5. Give up your seats for us. If we walk into a room and all the seats are taken, it is greatly appreciated when you stand up and offer us your seat. This is definitely one of the ‘bigger’ gentlemanly moves, in my book.

6.Offer to help. This may seem like one of the more ‘well, duh’ things – but it doesn’t get done very often. When we’re tired, busy – or even if we feel fine, chances are we’d LOVE some help. There’s usually something to do and you will be received with a grateful “Yes, as a matter of fact…”

7. Say something nice. Not in a flirty manner, of course – but we go to a lot of trouble to look pretty, and it’s wonderful when somebody notices. A simple “Your hair looks cool” or “I like your outfit” can do wonders in brightening our day. And please, don’t make negative remarks about us – we’re already very hard on ourselves, especially appearance-wise.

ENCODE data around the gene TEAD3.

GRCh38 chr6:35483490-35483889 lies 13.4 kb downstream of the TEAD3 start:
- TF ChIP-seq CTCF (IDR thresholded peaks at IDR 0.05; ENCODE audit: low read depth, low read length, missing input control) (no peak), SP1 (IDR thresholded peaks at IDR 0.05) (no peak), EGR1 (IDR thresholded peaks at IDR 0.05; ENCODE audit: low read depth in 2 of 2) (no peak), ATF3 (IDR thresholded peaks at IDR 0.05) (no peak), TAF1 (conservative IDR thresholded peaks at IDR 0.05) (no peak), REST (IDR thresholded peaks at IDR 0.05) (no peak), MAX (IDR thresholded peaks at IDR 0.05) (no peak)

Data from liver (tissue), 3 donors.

8. Respect our personal space. Please don’t make us feel awkward by trying to give full-body hugs or anything like that – chances are, we have standards, and we feel really bad when we have to say something like “Actually, I’m uncomfortable with that.” Personally I’m a side-hug person, and having to ask a person to ‘back off’ would make me very uncomfortable.

9. Include us in your conversation. Yes, I understand you want to talk to the other guys present. But if there is one girl, and several guys, don’t start talking over her. Remember that she’s still there and probably feeling very left out.